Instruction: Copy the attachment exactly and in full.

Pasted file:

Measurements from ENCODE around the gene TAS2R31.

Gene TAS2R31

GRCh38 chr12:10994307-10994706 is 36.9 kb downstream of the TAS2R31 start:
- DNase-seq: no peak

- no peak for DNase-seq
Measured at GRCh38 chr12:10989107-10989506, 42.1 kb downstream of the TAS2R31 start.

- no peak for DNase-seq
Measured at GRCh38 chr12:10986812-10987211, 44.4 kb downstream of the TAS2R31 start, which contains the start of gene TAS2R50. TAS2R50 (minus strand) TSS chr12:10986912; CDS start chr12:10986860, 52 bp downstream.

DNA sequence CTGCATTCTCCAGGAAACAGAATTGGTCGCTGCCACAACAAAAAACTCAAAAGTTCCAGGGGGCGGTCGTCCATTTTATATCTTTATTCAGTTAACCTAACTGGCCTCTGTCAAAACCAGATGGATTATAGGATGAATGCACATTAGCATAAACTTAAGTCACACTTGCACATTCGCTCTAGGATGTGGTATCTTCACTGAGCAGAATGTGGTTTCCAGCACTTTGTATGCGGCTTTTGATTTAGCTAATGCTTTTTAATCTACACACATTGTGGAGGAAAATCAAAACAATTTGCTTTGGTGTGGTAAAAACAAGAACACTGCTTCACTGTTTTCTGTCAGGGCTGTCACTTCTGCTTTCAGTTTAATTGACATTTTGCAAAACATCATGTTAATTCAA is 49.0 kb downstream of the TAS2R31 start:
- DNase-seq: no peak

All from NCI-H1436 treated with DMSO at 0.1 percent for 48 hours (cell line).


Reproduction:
Measurements from ENCODE around the gene TAS2R31.

Gene TAS2R31

GRCh38 chr12:10994307-10994706 is 36.9 kb downstream of the TAS2R31 start:
- DNase-seq: no peak

- no peak for DNase-seq
Measured at GRCh38 chr12:10989107-10989506, 42.1 kb downstream of the TAS2R31 start.

- no peak for DNase-seq
Measured at GRCh38 chr12:10986812-10987211, 44.4 kb downstream of the TAS2R31 start, which contains the start of gene TAS2R50. TAS2R50 (minus strand) TSS chr12:10986912; CDS start chr12:10986860, 52 bp downstream.

DNA sequence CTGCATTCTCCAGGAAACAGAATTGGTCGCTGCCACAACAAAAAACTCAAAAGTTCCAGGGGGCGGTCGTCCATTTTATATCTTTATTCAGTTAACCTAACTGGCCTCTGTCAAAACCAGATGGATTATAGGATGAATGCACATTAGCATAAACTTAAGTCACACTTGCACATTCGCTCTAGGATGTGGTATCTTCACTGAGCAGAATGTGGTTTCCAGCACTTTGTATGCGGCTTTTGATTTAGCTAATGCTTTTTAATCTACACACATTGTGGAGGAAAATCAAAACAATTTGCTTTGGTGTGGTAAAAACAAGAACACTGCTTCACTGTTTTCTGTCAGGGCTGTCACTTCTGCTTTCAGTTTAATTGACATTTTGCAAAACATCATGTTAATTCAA is 49.0 kb downstream of the TAS2R31 start:
- DNase-seq: no peak

All from NCI-H1436 treated with DMSO at 0.1 percent for 48 hours (cell line).